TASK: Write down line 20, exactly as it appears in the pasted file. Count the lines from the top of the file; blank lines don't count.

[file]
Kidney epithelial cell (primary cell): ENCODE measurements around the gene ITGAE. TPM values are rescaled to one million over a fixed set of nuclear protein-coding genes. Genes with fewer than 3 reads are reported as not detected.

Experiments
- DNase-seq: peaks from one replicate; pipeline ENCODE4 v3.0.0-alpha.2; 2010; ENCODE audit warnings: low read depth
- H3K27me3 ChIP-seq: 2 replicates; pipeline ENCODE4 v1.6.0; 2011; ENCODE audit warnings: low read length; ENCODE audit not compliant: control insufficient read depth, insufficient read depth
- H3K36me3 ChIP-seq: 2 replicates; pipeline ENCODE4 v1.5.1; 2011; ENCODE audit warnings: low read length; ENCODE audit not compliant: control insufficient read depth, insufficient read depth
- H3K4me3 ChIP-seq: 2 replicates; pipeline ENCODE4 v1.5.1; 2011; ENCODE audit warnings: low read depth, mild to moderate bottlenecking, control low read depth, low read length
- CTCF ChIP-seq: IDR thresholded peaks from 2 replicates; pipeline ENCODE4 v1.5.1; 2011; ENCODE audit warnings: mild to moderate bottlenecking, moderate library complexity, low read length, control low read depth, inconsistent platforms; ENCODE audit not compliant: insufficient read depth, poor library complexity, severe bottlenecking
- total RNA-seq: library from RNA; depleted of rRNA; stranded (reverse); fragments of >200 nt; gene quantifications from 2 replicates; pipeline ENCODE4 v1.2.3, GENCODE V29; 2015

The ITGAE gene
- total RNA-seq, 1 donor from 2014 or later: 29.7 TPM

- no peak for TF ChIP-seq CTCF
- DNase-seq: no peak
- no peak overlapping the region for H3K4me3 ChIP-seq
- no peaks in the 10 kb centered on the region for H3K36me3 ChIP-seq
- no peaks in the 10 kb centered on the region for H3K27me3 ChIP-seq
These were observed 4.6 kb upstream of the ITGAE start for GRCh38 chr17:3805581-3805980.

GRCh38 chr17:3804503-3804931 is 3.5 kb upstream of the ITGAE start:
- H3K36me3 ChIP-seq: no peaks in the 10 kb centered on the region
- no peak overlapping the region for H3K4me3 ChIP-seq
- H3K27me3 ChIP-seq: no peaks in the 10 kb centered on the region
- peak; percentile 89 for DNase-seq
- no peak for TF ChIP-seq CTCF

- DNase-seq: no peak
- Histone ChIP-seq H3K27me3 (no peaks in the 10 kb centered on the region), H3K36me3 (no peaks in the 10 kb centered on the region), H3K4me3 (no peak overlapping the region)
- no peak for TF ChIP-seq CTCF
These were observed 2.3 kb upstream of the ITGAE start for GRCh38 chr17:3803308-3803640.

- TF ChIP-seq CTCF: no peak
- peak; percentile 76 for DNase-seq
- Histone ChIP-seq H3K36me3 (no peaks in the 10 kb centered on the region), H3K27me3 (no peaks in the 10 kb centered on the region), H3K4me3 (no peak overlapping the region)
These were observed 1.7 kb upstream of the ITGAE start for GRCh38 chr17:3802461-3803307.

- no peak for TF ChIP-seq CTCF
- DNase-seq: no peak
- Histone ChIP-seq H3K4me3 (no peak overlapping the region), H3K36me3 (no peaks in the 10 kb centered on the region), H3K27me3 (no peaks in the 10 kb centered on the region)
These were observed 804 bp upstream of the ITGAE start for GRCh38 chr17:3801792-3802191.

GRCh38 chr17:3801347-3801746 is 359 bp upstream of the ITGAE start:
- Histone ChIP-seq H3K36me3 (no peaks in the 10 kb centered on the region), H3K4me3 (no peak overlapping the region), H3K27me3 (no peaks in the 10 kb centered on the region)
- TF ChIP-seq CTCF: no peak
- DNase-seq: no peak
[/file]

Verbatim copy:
- H3K27me3 ChIP-seq: no peaks in the 10 kb centered on the region